fbpx

Conservation Easement Adds Protection to Santa Fe River

Press release from Alachua County

Alachua County Forever, the County’s environmental land acquisition program, recently closed on the purchase of a 2,274-acre conservation easement from the Hitchcock family. This property, with a long agricultural history, will now be permanently protected from development to help maintain water quality in the Santa Fe River and habitat for wildlife.


The property provides a vital link between the County’s Mill Creek Preserve and riverfront properties owned by Alachua County and the Suwannee River Water Management District. Together, these properties provide over 4,700 contiguous acres protecting creeks, sinkholes, and seeps that feed the Santa Fe River. The conservation easement will also facilitate the movement of wildlife between protected habitat areas.

Established in 1932, “Santa Fe River Ranch” was well respected as one of the country’s leading registered Polled Hereford ranches. The Hitchcock family acquired the property in stages of acquisition beginning in 2009.

Under the terms of the conservation easement, the current owners may continue cattle grazing and certain other agricultural activities in accordance with best management practices. However, over 25 percent of the property has been designated as Preservation Zones that must be maintained in their natural state. The two event venues and several homesites have been excluded from the conservation easement.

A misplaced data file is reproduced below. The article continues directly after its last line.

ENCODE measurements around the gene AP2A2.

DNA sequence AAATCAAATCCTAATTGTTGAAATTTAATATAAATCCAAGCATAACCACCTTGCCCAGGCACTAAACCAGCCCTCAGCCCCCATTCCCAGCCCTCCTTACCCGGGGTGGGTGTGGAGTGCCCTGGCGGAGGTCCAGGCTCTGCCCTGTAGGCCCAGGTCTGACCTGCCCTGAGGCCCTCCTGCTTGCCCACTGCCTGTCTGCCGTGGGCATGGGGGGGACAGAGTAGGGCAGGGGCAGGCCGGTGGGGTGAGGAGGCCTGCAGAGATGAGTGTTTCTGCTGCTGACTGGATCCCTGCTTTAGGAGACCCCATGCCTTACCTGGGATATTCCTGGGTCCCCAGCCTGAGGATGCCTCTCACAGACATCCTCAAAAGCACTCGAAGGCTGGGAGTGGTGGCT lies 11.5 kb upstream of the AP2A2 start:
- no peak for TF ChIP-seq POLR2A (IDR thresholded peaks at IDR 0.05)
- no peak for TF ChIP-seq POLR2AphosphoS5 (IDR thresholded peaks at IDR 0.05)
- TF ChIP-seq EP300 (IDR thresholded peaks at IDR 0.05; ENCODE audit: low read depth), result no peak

Hitchcock and Sons Inc. and Hitchcocks Ranch LLC, the two entities that own the property, will receive a total of $5.6 million from the conservation easement sale. Based on appraisals obtained by Alachua County, the purchase price reflects a donation of over $260,000 by the owners. Funding was provided by Wild Spaces and Public Places, the voter-approved, one-half-cent sales tax.

Since County voters reauthorized Wild Spaces and Public Places in 2016, Alachua County Forever has protected an additional 8,098 acres. The program has protected 27,952 acres since its inception in 2000.

Learn more about Alachua County Forever.